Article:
TGF-β and IL-10 are major cytokines through which the Tregs exert their suppressive function (27). Importantly, TGF-β produced by iTregs can induce other naive CD4+CD25− cells to become similar suppressor cells (28) whereas IL-10 enhances the production of TGF-β and also controls the ability of target cells to respond to TGF-β (29). We found that both TGF-β and IL-10 were secreted more by Tregs from HBV-HCC than non-HBV-HCC and thus would be more suppressive.

In chronic disease stage, PD1 pathway normally gets activated and is involved in promoting tolerance and preventing tissue damage (30). In our study, PD1 expression was less in Tregs in HBV-HCC than non-HBV-HCC patients. In non-HBVHCC, increased expression of PD1 on Tregs indicates that Tregs can be exhausted and their capability of suppression can be compromised.

In this study, HBV-HCC patients showed an increased expression of Notch 1 on Tregs from HBV-HCC compared to those from non-HBVHCC patients. Notch signaling helps in development and functioning of Tregs (10). In vitro studies have shown that blockade of Notch1 signaling inhibits Treg suppressor function (12).

In conclusion, Tregs in HBV-HCC patients are not only high in number but are also functionally more suppressive and positively correlate with AFP, and their mechanism of suppression through TGF-β. AFP value more than 100 thereby conferring an increased anti-tumor suppressive response as compared to non-HBV-HCC patients. Further, therapeutic interventions can consider Tregs: AFP correlation to characterize the HBV-HCC patients.

Conflict of Interest Statement

The authors declare that the research was conducted in the absence of any commercial or financial relationships that could be construed as a potential conflict of interest.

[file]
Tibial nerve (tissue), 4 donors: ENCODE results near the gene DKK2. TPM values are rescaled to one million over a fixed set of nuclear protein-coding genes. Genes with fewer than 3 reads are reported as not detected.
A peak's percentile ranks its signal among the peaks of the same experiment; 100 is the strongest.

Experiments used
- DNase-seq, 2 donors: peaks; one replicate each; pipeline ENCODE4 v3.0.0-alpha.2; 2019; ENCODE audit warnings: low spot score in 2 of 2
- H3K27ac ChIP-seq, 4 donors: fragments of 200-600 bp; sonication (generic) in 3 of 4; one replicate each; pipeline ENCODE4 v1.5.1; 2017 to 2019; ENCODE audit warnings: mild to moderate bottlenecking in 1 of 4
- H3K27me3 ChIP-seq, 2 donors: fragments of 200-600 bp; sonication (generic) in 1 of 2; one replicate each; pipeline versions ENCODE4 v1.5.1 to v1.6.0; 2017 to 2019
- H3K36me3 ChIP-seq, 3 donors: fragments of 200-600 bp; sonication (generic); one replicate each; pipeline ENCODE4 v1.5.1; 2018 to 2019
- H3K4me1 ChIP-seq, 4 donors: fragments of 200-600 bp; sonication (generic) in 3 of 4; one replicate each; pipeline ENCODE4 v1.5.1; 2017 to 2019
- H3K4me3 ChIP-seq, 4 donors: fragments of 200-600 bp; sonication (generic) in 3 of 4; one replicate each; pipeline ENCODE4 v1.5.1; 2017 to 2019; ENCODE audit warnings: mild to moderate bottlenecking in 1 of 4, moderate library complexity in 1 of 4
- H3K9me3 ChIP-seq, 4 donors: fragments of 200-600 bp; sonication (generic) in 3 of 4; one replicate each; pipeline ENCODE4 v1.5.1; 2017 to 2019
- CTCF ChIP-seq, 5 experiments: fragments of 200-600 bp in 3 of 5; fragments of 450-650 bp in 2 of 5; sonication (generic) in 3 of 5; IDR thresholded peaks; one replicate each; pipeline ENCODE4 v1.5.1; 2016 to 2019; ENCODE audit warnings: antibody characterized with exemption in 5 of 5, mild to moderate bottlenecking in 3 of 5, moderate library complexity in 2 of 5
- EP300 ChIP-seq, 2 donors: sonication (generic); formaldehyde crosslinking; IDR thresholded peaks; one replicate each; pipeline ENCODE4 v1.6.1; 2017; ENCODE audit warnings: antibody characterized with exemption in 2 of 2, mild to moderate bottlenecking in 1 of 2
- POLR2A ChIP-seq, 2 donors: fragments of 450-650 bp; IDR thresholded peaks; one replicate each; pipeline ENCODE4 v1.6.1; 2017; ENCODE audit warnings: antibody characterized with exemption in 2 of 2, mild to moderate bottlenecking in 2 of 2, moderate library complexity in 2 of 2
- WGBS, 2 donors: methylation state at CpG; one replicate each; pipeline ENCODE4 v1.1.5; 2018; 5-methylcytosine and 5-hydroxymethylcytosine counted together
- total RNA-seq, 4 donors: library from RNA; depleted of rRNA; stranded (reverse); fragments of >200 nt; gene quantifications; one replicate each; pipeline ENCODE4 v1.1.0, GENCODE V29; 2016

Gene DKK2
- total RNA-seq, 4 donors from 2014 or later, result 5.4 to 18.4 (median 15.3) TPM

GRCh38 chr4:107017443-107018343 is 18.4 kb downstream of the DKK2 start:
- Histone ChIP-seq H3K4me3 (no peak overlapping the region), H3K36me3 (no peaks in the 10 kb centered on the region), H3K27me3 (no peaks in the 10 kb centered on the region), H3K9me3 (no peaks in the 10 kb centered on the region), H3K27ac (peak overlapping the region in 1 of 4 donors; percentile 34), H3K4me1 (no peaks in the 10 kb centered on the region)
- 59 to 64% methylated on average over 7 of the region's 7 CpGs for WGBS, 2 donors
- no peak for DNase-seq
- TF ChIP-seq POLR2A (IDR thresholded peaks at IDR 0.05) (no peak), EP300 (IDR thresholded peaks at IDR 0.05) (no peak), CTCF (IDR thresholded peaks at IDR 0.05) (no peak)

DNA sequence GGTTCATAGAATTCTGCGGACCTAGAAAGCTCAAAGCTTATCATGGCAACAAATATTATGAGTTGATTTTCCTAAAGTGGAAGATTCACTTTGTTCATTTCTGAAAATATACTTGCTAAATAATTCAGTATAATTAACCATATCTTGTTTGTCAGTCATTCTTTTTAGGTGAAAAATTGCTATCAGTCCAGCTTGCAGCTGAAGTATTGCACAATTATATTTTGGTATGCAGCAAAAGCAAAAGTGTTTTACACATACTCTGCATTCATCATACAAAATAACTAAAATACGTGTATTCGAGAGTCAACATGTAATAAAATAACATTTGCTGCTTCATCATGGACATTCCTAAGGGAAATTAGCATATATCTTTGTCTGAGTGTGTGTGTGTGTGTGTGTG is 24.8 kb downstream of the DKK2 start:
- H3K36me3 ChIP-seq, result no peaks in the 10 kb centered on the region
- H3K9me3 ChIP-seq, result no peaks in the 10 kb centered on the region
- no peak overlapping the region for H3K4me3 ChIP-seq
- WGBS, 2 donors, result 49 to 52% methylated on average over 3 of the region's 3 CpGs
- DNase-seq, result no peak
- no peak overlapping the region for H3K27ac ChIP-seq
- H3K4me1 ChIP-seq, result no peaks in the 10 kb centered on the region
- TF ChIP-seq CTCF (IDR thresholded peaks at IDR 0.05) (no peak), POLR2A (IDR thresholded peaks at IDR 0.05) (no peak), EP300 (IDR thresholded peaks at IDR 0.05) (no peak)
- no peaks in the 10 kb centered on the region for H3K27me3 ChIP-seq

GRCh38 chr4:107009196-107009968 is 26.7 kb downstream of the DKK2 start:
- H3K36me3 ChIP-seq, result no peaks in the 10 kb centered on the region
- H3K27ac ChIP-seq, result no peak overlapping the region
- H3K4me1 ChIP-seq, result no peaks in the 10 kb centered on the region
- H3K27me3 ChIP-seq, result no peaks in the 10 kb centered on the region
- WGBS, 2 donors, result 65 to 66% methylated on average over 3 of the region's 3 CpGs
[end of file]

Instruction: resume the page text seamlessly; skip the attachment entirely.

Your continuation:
Acknowledgments

This study was supported by Department of Biotechnology, Govt. of India, New Delhi in the Project pathogenesis of HBV-related hepatocellular carcinoma, No. BT/PR12759/MED/29/135/2009.

Supplementary Material

The Supplementary Material for this article can be found online at http://www.frontiersin.org/Journal/10.3389/fimmu.2015.00049/abstract

Abbreviations

HBV, hepatitis B virus; HCC, hepatocellular carcinoma; TGF-β, transforming growth factor-β; Tregs, T regulatory cells.

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Keywords: T regulatory cells, hepatitis B virus, hepatocellular carcinoma, transforming growth factor-β, alpha-fetoprotein

Citation: Sharma S, Khosla R, David P, Rastogi A, Vyas A, Singh D, Bhardwaj A, Sahney A, Maiwall R, Sarin SK and Trehanpati N (2015) CD4+CD25+CD127low regulatory T cells play predominant anti-tumor suppressive role in hepatitis B virus-associated hepatocellular carcinoma. Front. Immunol. 6:49. doi: 10.3389/fimmu.2015.00049

Received: 15 September 2014; Accepted: 26 January 2015;
Published online: 25 February 2015.

Edited by:

Rene De Waal Malefyt, Merck Research Laboratories Palo Alto, USA

Reviewed by:

Christopher E. Rudd, University of Cambridge, UK
Koji Yasutomo, University of Tokushima, Japan

Copyright: © 2015 Sharma, Khosla, David, Rastogi, Vyas, Singh, Bhardwaj, Sahney, Maiwall, Sarin and Trehanpati. This is an open-access article distributed under the terms of the Creative Commons Attribution License (CC BY). The use, distribution or reproduction in other forums is permitted, provided the original author(s) or licensor are credited and that the original publication in this journal is cited, in accordance with accepted academic practice. No use, distribution or reproduction is permitted which does not comply with these terms.

*Correspondence: Nirupma Trehanpati and Shiv Kumar Sarin, Institute of Liver and Biliary Sciences (ILBS), D-1, Vasant Kunj, New Delhi 110070, India e-mail: trehanpati@gmail.com; shivsarin@gmail.com

Shreya Sharma and Ritu Khosla have contributed equally to this work.